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Can anyone tell me what these hydrangeas are? And if it's possible to buy mature shrubs?

I saw these on my walk back to my car last night. It was clearly a shady side of the road and these were just magnificent! I need something for a part shade border and these look perfect. I think the bottom one is a lace cap hydrangea? There seem to be so many different types I am just not sure. Would like a long flowering season and whites/pinks/reds. To grow approx 1.5-2m tall and be able to be trimmed so the flowers/branches are nearer the top. Not a standard but similar. And I would love to buy a mature shrub! I have a climbing hydrangea on the wall near that border and it's slow growing and yet to flower.  It's white. So a colour and flower type contrast would be good and I'm guessing a big shrub is best. Too much to ask? 

My other option is Fuschia Hawkeshead but I had a fuschia when I moved in and it died. Mysteriously. And a small hawkeshead which I almost nursed back to health but which also popped it's clogs when I planted it back out again. Plus it was incredibly slow growing. 

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  • PalustrisPalustris Posts: 3,833
    They are both forms of H. macropetala. If you are willing to pay the price you can buy them at that sort of size quite easily. We saw some yesterday in our favourite Nursery. They were only £70 each!
  • ButtercupdaysButtercupdays Posts: 3,997
    What sort of soil do you have?
    Hydrangeas do best in moist, but not waterlogged soil. If your soil is dry they will struggle. If you want pinks and reds it will need to be alkaline. In acid soil like mine you get blues and mauves. I managed to play the system and have a red one growing by the edge of the yard, which is covered in limestone chippings. Whites stay white.
    They are not suited to long term pot culture because of their food and water requirements. They grow fairly fast. Mopheads and lacecaps increase gradually year on year, while Paniculata types like Vanille fraise grow from the base and are cut down each year like autumn raspberries.
    They all have roughly the same flowering season, though position in regard to sun shade might extend it a fraction either end. Oak leaved hydrangeas do give you the benefit of good autumn foliage colour and nicely shaped leaves though.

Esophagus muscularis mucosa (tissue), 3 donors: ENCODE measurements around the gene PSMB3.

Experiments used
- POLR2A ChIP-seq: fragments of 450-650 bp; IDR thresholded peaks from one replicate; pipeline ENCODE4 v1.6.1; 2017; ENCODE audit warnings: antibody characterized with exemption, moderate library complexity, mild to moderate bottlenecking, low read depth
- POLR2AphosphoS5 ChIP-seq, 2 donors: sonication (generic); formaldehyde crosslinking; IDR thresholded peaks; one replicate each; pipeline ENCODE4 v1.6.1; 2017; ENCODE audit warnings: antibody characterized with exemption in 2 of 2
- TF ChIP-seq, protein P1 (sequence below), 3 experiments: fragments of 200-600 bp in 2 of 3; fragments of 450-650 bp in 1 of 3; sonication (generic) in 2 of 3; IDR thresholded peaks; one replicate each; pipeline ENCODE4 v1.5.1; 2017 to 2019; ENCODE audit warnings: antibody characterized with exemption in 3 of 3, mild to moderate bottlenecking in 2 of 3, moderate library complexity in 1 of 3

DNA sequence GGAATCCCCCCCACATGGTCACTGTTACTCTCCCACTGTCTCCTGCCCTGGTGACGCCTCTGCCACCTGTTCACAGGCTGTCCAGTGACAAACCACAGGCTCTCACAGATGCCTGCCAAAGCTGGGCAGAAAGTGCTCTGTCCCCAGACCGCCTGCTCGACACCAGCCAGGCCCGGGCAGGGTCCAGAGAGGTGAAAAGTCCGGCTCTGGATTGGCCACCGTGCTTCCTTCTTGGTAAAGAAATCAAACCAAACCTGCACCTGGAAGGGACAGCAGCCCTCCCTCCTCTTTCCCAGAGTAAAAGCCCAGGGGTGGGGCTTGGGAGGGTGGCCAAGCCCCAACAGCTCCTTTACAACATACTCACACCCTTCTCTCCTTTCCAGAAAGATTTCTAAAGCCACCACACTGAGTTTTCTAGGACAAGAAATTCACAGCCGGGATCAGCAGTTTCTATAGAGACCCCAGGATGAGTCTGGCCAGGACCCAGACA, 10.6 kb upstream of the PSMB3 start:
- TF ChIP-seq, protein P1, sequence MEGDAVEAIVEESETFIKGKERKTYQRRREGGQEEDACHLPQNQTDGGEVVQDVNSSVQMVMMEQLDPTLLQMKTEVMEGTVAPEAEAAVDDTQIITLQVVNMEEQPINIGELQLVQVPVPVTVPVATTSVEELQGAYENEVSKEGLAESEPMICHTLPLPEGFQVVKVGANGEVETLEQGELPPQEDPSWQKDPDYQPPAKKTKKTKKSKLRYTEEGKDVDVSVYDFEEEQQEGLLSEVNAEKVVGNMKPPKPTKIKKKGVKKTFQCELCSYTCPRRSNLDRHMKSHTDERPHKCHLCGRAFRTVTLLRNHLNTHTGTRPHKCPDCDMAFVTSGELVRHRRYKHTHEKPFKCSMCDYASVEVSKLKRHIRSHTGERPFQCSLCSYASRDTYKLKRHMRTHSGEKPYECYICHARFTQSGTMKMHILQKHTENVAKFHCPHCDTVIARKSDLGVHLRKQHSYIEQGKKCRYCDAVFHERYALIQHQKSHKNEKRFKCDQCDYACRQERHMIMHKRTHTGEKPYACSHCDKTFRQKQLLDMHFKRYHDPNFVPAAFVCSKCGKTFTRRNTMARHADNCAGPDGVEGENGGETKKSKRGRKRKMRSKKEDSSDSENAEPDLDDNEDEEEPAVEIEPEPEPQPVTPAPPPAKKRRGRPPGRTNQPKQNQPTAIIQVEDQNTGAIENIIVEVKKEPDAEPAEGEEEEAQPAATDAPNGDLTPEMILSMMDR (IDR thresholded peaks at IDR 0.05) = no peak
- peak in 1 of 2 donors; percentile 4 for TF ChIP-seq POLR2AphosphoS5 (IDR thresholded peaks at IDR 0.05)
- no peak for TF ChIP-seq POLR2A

• I have London clay.. and that spot gets plenty of shade with morning sun. I'm going to dig some leaf mould etc and a bag of ericaceous compost in before I plant it - there is a photinia that just mysteriously died and I've got to dig it out. It's next to my border with plants that need quite a bit of watering with the climbing hydrangea so watering is happening there anyway. I have a different type in a pot and it's not doing well! Now I know why! It hates too much sun and not being watered. I've been looking for a shrub for there and I think these are perfect. Big but not tree big, long flowering, happy with shade, and after seeing those last night just gorgeous. 

    Not keen on vanilla fraise et all. Or even mop heads though I do like annabelle. 
  • @Palustris thank you! I would happily pay £70 for a decent size shrub! Not like I'm spending the money on holidays and that's a spot I really want something nice in! Don't suppose you are allowed to give me the name of the nursery are you? 😉
  • Also was that a typo/ apple autocorrect? I can't find hydrangea macropetala anywhere but can find h microphylla. 
  • RaboonRaboon Posts: 14
    They're both Hydrangea macrophylla

    The top image is a mophead. They have the big, rounded, blousey flowers.

    The bottom is a lacecap. They have a flatter shape - small ball-like flowers surrounded by a ring of larger, open ones.
  • LynLyn DevonPosts: 19,887
    @Mrs_Miggins   you've just contradicted what Buttercupdays has said about the soil they need. 

    Gardening on the wild, windy west side of Dartmoor. 

  • PalustrisPalustris Posts: 3,833
    Sorry about the mistype.
    The Nursery is Derwen Nursery in Welshpool
  • Lyn said:
    @Mrs_Miggins   you've just contradicted what Buttercupdays has said about the soil they need. 

    I'm not entirely sure about soils.. does that mean London clay isnt suitable because it gets waterlogged? My climbing hydrangea is doing fine but I've added a lot of non clay to it. 
  • GearóidGearóid EnglandPosts: 183
    Here's my lacecap grown in full sun in poor, sandy soil. I've grown hydrangeas for years and find them adaptable to many situations.


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